Not every woman begins her first pregnancy knowing all the strange things she might experience in the coming months. One, sometimes surprising and usually quite irritating, symptom is nosebleeds – and they can become quite frequent in the latter half of pregnancy.
What causes nosebleeds in pregnancy?
Although they can be a right pain in terms of their habit of starting just at the wrong time (in a meeting or at the supermarket, for example), nosebleeds caused by pregnancy don't actually hurt. And in the vast majority of cases, they present no cause for alarm whatsoever, even though the sight of blood on your pillow when you wake can be a shock.
The reason why pregnant women are prone to nosebleeds is the presence of the pregnancy hormones oestrogen and progesterone, and their insistence on relaxing not only the bits of your body which will be required for labour, but almost every other bit as well – including the veins and capillaries.
While your blood vessels are dilating, they are also coming under increasing pressure from the extra blood your body is now producing (you might have as much as 50% more by the time you reach full term) – and the combination of these things increases the likelihood of the small and delicate vessels inside your nose breaking open.
What can I do?
There's obviously nothing you can do to prevent those hormones working their magic, but if you find nosebleeds are becoming a bit of a habit, there are a couple of things you can try to prevent them.
First of all, stay hydrated, because if the tender mucus membranes of your nose become dry, the capillaries are more likely to pop. You know you should be drinking plenty of fluids anyway, so keep an eye on that. Also, try putting some vaseline up your nose – it doesn't sound very pleasant, but actually it feels quite nice and it has a protective effect.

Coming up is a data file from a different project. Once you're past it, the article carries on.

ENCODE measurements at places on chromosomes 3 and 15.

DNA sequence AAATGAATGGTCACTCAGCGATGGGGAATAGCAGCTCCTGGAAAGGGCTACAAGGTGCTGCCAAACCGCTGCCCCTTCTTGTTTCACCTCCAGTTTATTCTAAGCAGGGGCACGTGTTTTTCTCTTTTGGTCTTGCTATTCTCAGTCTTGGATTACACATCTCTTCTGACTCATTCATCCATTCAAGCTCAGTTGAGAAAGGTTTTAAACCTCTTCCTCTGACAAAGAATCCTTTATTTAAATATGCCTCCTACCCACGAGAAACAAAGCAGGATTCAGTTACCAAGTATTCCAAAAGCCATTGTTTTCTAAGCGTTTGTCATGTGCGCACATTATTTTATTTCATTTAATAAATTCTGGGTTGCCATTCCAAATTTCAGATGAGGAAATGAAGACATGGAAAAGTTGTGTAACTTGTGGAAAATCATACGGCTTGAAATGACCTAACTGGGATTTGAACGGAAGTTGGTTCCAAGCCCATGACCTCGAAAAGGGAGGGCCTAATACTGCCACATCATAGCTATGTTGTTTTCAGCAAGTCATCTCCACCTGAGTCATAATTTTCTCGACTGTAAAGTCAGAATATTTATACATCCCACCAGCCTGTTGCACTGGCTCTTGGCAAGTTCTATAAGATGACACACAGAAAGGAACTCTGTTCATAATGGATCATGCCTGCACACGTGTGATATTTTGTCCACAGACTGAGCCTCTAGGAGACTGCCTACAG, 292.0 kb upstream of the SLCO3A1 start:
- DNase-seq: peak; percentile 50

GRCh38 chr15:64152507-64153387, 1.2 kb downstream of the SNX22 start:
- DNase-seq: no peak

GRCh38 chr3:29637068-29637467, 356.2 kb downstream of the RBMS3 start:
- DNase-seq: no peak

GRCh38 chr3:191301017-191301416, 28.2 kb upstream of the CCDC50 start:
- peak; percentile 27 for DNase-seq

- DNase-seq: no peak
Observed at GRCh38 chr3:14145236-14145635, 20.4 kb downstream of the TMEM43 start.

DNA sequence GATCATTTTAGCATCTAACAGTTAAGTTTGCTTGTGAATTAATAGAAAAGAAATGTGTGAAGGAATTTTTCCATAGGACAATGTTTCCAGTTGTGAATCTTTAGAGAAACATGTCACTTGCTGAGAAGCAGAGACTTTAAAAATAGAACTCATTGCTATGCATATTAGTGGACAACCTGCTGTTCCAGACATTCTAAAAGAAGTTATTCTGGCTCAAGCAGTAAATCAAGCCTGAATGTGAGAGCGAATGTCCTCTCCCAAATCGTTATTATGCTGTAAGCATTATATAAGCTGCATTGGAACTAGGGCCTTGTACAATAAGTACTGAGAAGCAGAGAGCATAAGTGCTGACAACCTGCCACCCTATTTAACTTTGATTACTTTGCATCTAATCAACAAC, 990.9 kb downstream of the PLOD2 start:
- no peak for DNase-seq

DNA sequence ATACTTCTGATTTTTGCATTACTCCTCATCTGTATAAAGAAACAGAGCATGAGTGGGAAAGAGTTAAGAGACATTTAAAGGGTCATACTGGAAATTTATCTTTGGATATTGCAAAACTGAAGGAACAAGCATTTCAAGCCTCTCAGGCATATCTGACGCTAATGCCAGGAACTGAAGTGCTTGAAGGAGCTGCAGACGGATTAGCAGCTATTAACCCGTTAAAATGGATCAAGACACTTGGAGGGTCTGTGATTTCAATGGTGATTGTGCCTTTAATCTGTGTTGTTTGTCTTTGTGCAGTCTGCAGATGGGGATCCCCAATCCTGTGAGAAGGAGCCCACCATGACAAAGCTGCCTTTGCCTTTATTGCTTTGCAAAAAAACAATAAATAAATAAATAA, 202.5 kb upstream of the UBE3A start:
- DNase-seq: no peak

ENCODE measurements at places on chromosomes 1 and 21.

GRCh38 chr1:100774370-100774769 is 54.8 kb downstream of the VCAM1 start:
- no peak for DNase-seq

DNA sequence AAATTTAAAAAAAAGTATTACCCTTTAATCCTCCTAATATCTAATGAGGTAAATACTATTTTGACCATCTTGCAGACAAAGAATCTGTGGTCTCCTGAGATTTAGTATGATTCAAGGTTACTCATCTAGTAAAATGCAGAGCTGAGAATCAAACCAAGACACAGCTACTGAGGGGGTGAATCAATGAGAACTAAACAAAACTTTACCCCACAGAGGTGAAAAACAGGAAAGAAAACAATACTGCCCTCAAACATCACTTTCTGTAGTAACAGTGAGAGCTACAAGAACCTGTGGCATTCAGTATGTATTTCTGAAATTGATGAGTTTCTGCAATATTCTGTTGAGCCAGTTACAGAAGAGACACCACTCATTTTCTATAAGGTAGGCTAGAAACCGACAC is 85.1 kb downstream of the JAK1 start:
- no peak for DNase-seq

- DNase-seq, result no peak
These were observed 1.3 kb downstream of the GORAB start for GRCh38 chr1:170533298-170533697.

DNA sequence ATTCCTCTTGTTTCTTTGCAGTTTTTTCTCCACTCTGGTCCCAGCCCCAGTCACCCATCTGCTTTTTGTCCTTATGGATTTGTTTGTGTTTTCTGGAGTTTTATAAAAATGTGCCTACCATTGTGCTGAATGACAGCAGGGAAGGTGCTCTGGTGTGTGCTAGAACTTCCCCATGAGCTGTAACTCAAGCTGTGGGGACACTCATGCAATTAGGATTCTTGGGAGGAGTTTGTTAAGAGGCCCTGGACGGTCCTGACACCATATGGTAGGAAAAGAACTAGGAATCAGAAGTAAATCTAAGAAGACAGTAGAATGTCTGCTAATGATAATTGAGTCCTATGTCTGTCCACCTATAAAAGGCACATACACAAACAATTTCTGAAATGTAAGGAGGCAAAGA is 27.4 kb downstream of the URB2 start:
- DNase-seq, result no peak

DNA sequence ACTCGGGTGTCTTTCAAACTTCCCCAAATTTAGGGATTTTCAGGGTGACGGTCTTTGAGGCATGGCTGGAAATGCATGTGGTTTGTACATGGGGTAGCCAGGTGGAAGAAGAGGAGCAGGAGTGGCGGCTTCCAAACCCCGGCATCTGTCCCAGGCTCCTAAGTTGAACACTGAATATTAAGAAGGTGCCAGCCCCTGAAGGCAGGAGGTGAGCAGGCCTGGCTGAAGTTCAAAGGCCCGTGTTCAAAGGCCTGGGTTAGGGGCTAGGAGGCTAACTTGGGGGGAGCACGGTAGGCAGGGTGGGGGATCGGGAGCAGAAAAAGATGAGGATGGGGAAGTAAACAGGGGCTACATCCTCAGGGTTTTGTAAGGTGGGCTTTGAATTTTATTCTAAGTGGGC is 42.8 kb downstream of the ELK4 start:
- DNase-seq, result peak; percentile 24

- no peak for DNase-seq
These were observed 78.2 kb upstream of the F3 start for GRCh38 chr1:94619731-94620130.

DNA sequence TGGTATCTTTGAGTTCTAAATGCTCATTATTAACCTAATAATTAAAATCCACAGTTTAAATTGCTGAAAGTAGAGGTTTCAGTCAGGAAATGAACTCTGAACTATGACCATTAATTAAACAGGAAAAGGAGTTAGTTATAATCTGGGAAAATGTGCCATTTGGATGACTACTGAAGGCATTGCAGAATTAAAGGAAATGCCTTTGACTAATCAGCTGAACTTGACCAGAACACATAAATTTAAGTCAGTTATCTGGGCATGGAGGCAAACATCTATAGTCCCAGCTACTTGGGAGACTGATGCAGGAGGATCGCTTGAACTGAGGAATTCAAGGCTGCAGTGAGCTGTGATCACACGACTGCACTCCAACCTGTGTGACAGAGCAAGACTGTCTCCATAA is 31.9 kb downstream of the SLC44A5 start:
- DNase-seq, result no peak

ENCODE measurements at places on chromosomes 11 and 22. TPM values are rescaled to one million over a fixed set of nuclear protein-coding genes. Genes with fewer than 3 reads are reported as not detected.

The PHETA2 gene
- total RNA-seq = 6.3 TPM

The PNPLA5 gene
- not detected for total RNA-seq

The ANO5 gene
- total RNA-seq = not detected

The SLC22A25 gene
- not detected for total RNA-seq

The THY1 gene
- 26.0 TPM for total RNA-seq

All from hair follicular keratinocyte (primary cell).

Try to avoid blowing your nose, if you can. Unfortunately, nose stuffiness is another common symptom pregnant women have to bear, but blowing puts additional pressure on the blood vessels. If you must blow your nose, just do so in short and very gentle bursts.
If you get a nosebleed, here are some tips to stem the flow:
• With a tissue if you like, firmly squeeze the end of your nose, just above the nostrils, so it closes. Keep this pressure up for 10 minutes.
• Don't tip your head back – it will make any blood drain down into your throat, which might make you feel sick. Instead, lean forward, breathing through your mouth.
• After 10 minutes, let go and see if the bleeding has stopped. If not, hold your nose again, for another 10 minutes and try placing an ice pack (frozen peas wrapped in a tea towel, for example) on the bridge of your nose too.
• Let go again, and see if the bleeding has stopped. If it hasn't, seek medical advice – go to your doctor or a walk-in clinic.
• If the bleeding has stopped, remain upright for a while – lying down is more likely to re-start the nosebleed because it increases pressure on the vessels.
• Don't blow your nose, or engage in any strenuous activity for at least 12 hours after the nosebleed.
If your nosebleeds are very frequent, or very heavy, or you can't stem the flow of blood after trying everything above, get medical advice. The good news is, like many other things which might trouble you along the way, you should be free of nosebleeds shortly after your baby is delivered. It's ALL worth it in the end!